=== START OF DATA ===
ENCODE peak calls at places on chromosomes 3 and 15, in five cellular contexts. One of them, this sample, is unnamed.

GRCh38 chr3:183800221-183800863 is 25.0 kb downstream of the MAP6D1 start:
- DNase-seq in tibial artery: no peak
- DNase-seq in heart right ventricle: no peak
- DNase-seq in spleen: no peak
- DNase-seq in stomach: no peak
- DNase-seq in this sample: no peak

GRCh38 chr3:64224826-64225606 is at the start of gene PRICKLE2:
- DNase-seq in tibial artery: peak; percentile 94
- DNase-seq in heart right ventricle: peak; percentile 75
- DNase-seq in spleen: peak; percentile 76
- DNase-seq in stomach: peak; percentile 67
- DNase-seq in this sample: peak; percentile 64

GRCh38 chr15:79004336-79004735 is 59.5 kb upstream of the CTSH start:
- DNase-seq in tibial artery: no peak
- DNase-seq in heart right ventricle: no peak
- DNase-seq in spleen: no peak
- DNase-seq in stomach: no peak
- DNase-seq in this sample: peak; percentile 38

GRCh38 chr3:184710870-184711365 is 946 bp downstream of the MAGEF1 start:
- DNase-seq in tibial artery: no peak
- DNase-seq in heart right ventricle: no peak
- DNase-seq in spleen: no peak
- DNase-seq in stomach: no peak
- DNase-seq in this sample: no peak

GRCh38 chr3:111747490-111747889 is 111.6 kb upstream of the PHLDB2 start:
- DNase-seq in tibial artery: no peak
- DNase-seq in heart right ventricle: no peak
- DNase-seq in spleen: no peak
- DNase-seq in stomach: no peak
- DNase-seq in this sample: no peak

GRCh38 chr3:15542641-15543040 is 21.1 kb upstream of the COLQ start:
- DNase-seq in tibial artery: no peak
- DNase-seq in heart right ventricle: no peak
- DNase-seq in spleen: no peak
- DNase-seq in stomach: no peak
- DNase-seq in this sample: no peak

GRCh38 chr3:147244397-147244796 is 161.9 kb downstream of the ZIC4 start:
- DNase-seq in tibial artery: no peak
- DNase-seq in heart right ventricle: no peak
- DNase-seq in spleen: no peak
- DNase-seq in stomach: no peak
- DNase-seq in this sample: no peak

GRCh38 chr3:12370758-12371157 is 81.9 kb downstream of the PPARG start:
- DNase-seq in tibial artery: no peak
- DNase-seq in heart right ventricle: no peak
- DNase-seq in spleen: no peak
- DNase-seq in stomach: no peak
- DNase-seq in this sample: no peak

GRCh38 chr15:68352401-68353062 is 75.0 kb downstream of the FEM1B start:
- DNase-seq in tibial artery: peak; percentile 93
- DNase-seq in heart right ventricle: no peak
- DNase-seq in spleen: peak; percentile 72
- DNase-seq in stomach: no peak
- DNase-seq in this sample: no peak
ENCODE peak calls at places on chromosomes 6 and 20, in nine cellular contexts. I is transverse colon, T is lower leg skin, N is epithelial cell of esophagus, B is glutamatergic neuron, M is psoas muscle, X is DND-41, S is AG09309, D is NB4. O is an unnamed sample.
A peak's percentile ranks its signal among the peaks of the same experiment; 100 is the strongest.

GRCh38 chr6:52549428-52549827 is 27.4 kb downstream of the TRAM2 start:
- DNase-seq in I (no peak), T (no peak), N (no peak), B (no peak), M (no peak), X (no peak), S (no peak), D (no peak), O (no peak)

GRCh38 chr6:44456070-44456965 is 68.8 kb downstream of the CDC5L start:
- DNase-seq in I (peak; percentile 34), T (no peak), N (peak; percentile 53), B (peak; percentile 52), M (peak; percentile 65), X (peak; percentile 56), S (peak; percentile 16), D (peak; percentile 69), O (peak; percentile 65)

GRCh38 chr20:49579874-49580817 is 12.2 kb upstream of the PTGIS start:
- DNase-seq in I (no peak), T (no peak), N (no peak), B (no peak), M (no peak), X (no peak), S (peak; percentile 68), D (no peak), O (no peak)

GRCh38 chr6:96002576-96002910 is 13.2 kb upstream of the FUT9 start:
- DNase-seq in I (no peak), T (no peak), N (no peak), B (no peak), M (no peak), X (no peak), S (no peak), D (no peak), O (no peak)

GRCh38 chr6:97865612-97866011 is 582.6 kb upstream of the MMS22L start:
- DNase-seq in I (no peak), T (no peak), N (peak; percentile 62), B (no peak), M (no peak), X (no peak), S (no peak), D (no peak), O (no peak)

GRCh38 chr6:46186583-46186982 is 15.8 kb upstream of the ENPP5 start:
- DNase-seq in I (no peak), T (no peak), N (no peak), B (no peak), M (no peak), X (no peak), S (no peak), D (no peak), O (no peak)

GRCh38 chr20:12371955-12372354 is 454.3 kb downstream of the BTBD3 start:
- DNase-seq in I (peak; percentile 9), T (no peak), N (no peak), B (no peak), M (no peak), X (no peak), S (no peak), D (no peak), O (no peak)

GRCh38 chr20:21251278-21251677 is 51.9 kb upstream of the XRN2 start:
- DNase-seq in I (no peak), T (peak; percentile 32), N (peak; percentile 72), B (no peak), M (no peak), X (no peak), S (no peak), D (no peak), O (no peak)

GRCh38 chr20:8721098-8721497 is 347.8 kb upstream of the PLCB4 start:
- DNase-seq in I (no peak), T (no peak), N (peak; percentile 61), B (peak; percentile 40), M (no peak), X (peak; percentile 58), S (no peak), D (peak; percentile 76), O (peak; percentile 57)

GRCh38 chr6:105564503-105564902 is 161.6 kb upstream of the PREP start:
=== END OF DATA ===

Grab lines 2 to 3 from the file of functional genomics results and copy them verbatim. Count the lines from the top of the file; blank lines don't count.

GRCh38 chr3:183800221-183800863 is 25.0 kb downstream of the MAP6D1 start:
- DNase-seq in tibial artery: no peak